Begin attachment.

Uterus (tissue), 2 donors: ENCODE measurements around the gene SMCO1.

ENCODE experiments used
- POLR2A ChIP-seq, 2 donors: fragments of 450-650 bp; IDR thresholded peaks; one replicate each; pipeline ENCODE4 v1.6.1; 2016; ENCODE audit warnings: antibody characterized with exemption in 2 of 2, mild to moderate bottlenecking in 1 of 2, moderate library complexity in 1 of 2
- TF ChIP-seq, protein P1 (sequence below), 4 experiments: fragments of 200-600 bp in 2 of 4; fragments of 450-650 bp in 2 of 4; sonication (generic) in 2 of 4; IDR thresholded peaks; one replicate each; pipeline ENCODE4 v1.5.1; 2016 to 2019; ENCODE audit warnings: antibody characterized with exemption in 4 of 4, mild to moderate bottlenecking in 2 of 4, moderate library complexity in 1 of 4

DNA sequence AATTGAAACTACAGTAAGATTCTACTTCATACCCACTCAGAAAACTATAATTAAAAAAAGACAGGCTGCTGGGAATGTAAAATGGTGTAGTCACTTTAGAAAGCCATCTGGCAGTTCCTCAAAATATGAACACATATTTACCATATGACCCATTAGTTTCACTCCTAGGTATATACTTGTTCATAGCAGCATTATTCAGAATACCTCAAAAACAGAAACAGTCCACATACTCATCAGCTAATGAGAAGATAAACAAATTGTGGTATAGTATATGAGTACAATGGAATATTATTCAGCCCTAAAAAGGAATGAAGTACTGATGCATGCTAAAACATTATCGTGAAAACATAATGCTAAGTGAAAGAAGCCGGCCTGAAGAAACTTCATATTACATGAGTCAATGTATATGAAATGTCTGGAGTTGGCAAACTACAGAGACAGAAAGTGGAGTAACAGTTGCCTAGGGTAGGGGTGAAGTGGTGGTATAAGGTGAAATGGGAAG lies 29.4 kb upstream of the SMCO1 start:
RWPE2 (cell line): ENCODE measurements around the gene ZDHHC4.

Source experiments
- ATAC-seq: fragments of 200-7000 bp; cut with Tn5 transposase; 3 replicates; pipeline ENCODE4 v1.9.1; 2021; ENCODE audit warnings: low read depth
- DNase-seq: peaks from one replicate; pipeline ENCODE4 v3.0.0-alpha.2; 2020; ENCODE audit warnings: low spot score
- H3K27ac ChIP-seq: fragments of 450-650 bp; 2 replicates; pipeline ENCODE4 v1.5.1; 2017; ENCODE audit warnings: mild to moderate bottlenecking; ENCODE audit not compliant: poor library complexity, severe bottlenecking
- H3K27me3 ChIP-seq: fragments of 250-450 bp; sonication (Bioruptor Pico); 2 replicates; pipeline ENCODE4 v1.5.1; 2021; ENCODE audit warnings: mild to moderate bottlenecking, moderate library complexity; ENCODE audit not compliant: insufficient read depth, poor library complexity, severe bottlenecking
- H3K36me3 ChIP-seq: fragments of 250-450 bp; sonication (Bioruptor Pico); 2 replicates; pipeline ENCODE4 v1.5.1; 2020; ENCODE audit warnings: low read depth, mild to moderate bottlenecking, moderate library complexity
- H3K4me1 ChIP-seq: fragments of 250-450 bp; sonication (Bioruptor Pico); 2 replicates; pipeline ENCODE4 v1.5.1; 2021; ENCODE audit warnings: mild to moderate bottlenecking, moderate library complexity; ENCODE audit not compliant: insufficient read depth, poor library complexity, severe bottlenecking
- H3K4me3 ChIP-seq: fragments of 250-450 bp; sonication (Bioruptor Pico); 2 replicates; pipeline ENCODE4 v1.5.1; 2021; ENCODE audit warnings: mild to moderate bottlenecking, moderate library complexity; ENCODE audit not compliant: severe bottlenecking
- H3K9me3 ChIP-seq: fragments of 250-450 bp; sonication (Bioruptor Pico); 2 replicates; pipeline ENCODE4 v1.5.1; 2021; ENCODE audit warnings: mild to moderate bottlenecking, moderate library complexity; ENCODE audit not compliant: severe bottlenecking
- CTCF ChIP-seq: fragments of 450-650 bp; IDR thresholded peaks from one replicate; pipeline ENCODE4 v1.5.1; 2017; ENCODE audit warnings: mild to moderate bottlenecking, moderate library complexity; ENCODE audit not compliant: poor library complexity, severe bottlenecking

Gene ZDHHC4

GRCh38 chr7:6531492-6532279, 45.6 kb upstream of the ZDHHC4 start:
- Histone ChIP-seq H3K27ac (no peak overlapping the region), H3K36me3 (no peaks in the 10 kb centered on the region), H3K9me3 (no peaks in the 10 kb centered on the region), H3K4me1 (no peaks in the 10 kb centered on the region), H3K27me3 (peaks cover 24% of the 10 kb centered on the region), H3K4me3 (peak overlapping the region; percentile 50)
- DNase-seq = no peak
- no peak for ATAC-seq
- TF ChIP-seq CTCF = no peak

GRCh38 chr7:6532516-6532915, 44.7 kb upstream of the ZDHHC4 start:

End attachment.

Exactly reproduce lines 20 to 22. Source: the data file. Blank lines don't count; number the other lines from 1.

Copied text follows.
- DNase-seq = no peak
- no peak for ATAC-seq
- TF ChIP-seq CTCF = no peak